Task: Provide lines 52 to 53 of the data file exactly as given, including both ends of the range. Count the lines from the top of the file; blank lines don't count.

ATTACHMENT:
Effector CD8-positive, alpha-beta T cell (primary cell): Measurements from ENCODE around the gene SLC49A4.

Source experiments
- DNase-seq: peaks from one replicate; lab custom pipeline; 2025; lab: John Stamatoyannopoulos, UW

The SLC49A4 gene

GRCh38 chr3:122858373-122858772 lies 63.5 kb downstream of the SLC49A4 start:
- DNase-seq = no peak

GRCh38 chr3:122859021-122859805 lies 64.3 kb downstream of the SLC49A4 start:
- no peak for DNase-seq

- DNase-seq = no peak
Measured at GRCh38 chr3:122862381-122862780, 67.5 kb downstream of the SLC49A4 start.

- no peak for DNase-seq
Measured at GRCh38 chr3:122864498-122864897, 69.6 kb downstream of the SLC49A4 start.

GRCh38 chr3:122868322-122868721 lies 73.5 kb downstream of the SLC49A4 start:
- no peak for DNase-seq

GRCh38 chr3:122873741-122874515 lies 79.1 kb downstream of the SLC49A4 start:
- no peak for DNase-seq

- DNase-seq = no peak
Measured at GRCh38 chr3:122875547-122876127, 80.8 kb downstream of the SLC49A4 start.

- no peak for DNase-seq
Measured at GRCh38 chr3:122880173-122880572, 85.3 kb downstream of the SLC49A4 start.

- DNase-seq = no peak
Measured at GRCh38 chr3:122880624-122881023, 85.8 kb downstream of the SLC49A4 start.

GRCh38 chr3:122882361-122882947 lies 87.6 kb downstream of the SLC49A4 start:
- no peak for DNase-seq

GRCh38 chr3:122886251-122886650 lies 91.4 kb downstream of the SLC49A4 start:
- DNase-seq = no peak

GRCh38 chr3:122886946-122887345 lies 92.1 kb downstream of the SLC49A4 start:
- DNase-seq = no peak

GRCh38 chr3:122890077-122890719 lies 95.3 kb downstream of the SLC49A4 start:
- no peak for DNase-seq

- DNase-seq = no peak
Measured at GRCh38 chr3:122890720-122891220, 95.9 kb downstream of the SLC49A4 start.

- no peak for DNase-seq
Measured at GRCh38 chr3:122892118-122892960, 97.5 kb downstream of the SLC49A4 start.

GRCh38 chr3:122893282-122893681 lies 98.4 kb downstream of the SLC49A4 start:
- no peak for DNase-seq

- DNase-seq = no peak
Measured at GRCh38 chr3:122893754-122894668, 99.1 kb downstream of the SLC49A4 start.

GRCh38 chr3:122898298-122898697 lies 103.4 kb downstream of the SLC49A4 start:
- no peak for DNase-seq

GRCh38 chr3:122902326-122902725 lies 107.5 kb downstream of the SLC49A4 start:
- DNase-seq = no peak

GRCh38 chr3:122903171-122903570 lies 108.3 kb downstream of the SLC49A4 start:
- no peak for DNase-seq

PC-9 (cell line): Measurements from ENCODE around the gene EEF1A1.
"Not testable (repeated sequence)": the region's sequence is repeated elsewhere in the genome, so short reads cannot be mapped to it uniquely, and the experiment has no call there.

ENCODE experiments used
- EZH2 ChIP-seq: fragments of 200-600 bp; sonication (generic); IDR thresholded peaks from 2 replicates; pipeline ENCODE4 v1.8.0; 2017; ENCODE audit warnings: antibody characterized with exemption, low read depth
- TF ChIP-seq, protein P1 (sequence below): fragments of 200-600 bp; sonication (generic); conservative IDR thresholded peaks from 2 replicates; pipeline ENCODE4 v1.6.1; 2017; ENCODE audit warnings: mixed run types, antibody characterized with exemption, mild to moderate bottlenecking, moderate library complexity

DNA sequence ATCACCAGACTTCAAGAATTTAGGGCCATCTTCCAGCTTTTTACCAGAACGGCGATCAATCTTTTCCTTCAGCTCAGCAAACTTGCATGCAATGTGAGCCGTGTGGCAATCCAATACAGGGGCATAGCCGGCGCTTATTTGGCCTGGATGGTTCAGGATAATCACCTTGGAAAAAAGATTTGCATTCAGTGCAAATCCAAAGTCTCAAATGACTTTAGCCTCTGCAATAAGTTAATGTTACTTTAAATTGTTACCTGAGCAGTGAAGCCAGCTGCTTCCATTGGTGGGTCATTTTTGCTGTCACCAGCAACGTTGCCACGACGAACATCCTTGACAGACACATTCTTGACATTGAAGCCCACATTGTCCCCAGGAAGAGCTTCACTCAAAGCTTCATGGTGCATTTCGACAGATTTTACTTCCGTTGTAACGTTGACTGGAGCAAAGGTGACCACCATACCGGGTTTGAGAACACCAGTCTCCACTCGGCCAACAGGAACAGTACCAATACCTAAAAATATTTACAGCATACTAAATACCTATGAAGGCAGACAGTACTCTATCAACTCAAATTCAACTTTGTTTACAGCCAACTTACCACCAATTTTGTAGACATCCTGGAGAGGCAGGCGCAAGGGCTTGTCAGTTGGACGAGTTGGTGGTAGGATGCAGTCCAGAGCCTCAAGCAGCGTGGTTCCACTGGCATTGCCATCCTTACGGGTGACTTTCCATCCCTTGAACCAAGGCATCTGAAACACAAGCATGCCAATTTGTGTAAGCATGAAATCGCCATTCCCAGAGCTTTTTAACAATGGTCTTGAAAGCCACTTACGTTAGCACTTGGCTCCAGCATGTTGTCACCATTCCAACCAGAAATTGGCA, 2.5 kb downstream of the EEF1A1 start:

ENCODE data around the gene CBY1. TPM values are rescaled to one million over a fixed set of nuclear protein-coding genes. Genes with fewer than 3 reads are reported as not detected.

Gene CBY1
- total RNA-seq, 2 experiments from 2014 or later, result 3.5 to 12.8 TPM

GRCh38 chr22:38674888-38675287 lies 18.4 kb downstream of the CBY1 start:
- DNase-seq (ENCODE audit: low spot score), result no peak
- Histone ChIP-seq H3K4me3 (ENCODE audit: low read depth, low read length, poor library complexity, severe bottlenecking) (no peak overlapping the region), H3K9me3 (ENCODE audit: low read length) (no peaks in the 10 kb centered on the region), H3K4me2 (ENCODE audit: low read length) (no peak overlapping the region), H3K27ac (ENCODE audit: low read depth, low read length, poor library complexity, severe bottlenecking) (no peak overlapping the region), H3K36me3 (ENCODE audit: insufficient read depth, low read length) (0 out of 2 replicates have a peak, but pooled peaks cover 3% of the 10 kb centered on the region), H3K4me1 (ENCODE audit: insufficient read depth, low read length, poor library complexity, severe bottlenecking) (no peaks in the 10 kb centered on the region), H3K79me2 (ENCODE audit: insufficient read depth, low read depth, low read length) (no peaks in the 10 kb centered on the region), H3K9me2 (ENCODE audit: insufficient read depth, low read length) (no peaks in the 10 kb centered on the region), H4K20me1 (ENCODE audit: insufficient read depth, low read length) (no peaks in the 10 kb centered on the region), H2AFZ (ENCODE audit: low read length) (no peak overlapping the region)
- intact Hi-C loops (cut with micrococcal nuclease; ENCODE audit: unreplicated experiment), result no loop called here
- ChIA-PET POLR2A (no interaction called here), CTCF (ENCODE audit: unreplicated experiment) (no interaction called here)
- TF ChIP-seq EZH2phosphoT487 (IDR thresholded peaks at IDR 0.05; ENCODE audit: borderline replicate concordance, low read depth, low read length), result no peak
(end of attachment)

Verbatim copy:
Gene CBY1
- total RNA-seq, 2 experiments from 2014 or later, result 3.5 to 12.8 TPM